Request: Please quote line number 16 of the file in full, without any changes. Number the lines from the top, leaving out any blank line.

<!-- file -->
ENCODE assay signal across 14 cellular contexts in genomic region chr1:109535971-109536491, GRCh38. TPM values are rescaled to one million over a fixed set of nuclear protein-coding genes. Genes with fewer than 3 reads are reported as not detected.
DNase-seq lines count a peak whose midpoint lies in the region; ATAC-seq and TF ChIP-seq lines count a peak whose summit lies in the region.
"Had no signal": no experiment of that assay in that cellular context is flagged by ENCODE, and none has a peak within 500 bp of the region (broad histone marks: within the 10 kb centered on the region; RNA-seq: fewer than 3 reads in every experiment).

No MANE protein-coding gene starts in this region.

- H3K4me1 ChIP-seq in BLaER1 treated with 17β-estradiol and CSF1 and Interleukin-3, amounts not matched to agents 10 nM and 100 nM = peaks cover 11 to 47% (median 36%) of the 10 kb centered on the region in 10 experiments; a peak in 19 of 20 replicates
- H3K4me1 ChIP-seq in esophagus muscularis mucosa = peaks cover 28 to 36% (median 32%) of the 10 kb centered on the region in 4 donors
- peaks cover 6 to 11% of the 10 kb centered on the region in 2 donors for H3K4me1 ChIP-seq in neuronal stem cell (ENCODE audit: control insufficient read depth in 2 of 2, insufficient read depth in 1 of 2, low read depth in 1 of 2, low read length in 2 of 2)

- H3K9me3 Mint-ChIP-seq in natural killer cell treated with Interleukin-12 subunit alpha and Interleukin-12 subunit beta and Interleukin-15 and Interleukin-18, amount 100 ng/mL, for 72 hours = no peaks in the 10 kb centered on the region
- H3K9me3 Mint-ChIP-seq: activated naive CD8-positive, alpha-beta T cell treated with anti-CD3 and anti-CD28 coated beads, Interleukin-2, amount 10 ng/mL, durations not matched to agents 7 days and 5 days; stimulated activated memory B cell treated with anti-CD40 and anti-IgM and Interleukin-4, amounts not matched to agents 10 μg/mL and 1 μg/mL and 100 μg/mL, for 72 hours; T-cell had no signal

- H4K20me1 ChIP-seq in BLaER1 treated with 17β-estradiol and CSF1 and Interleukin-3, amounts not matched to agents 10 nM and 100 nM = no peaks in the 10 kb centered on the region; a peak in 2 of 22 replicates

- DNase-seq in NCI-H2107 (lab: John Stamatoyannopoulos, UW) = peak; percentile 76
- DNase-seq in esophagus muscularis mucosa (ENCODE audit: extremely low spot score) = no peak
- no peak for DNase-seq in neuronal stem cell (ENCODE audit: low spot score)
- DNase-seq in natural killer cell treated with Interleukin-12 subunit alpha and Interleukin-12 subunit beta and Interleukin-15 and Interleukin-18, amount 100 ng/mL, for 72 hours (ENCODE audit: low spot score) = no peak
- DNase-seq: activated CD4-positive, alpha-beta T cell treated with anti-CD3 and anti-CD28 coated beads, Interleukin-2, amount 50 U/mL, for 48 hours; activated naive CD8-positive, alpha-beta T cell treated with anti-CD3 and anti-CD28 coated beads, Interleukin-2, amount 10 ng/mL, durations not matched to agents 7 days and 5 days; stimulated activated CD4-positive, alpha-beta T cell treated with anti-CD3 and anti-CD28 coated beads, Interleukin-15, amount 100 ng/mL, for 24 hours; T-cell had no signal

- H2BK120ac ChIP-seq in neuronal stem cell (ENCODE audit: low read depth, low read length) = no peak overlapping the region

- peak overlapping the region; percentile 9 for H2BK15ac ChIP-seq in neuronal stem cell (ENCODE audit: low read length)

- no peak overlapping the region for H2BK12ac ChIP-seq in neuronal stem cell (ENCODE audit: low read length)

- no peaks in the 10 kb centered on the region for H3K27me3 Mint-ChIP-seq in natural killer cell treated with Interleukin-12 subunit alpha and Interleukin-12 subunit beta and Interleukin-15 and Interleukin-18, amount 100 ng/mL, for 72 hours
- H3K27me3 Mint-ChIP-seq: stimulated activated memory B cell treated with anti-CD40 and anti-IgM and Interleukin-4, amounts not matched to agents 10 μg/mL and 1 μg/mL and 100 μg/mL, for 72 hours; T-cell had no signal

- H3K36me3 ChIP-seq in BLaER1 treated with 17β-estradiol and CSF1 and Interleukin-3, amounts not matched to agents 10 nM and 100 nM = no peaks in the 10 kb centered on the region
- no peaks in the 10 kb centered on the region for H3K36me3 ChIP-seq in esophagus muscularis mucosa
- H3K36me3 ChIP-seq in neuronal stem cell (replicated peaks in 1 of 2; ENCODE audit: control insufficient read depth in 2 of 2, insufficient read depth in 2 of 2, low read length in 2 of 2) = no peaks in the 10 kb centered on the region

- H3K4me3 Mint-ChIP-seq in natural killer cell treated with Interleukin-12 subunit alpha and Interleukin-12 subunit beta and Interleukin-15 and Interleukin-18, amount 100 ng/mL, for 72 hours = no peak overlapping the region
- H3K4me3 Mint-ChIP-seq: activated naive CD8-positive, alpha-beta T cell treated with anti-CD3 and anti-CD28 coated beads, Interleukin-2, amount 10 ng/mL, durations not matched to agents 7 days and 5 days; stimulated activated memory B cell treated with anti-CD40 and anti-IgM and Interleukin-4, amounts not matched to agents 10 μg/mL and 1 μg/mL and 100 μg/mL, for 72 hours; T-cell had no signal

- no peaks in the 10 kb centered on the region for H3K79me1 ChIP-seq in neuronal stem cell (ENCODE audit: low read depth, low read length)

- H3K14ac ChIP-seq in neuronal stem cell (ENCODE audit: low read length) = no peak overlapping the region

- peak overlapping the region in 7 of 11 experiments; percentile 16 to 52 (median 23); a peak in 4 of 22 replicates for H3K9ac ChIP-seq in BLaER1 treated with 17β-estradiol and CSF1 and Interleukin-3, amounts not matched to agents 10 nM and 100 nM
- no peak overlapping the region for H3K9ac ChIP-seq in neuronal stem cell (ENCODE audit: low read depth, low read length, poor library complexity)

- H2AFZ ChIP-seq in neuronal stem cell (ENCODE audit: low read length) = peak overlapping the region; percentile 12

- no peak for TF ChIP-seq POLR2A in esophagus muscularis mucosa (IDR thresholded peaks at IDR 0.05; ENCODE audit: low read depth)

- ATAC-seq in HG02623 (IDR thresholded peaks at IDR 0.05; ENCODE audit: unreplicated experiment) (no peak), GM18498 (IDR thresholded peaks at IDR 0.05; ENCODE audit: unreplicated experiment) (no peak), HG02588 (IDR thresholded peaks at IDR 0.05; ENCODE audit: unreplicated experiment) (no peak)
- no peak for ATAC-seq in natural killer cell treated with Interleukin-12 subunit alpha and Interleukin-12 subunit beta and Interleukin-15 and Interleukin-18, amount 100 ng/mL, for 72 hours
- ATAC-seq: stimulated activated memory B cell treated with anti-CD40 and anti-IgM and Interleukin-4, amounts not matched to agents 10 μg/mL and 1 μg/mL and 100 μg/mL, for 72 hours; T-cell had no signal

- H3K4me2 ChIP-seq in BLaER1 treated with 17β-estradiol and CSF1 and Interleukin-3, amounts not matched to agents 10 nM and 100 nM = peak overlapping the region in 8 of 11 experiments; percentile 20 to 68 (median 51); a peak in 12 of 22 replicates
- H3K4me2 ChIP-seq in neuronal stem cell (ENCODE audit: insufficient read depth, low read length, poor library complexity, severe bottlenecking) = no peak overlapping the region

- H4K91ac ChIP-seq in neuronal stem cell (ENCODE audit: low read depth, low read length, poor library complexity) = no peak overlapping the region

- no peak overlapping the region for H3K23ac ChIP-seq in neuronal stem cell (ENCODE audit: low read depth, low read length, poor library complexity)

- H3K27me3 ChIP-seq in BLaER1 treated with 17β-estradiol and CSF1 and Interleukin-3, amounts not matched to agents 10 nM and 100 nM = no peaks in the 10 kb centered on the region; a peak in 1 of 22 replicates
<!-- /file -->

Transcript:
- H2BK120ac ChIP-seq in neuronal stem cell (ENCODE audit: low read depth, low read length) = no peak overlapping the region